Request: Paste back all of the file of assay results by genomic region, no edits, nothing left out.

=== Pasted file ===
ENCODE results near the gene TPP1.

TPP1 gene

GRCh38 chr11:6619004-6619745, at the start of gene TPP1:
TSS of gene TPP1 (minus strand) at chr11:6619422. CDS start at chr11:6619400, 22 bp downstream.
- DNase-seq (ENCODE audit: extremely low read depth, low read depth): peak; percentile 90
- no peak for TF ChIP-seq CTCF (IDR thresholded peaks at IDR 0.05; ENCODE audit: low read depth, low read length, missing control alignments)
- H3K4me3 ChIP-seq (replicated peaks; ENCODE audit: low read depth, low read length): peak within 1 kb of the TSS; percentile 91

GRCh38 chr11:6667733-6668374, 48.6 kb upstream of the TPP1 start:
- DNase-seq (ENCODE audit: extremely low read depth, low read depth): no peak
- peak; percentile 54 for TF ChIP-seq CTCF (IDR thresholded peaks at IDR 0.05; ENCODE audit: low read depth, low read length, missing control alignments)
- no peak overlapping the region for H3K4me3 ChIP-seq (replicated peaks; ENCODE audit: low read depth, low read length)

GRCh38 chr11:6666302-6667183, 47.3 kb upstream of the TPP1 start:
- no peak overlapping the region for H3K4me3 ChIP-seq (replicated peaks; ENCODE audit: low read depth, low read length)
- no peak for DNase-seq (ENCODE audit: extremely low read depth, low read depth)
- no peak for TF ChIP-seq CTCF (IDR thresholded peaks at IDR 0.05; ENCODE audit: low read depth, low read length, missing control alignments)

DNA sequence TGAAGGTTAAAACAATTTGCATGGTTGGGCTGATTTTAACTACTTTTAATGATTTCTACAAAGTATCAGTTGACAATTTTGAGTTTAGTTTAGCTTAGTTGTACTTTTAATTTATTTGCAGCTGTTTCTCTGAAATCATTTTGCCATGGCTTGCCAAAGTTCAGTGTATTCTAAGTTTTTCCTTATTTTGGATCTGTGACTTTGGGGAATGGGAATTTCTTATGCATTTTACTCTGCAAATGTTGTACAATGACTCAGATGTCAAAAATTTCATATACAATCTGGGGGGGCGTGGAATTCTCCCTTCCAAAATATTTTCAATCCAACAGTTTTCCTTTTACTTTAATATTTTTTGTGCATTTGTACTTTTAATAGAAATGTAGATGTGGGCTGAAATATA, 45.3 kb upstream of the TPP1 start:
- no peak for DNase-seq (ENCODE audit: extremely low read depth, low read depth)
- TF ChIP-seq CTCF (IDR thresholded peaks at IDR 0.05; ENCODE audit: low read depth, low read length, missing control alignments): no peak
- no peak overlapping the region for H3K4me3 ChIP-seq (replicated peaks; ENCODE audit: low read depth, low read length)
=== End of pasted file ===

ENCODE results near the gene TPP1.

TPP1 gene

GRCh38 chr11:6619004-6619745, at the start of gene TPP1:
TSS of gene TPP1 (minus strand) at chr11:6619422. CDS start at chr11:6619400, 22 bp downstream.
- DNase-seq (ENCODE audit: extremely low read depth, low read depth): peak; percentile 90
- no peak for TF ChIP-seq CTCF (IDR thresholded peaks at IDR 0.05; ENCODE audit: low read depth, low read length, missing control alignments)
- H3K4me3 ChIP-seq (replicated peaks; ENCODE audit: low read depth, low read length): peak within 1 kb of the TSS; percentile 91

GRCh38 chr11:6667733-6668374, 48.6 kb upstream of the TPP1 start:
- DNase-seq (ENCODE audit: extremely low read depth, low read depth): no peak
- peak; percentile 54 for TF ChIP-seq CTCF (IDR thresholded peaks at IDR 0.05; ENCODE audit: low read depth, low read length, missing control alignments)
- no peak overlapping the region for H3K4me3 ChIP-seq (replicated peaks; ENCODE audit: low read depth, low read length)

GRCh38 chr11:6666302-6667183, 47.3 kb upstream of the TPP1 start:
- no peak overlapping the region for H3K4me3 ChIP-seq (replicated peaks; ENCODE audit: low read depth, low read length)
- no peak for DNase-seq (ENCODE audit: extremely low read depth, low read depth)
- no peak for TF ChIP-seq CTCF (IDR thresholded peaks at IDR 0.05; ENCODE audit: low read depth, low read length, missing control alignments)

DNA sequence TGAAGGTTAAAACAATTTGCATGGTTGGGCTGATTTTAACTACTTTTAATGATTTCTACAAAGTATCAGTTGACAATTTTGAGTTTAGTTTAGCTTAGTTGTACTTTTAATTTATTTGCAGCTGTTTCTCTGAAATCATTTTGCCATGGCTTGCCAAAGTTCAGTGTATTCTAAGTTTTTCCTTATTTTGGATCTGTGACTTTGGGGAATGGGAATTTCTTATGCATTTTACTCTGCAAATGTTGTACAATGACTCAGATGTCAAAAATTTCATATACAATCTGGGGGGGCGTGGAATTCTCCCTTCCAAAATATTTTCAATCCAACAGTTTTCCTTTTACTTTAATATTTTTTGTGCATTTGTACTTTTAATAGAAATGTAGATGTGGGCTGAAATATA, 45.3 kb upstream of the TPP1 start:
- no peak for DNase-seq (ENCODE audit: extremely low read depth, low read depth)
- TF ChIP-seq CTCF (IDR thresholded peaks at IDR 0.05; ENCODE audit: low read depth, low read length, missing control alignments): no peak
- no peak overlapping the region for H3K4me3 ChIP-seq (replicated peaks; ENCODE audit: low read depth, low read length)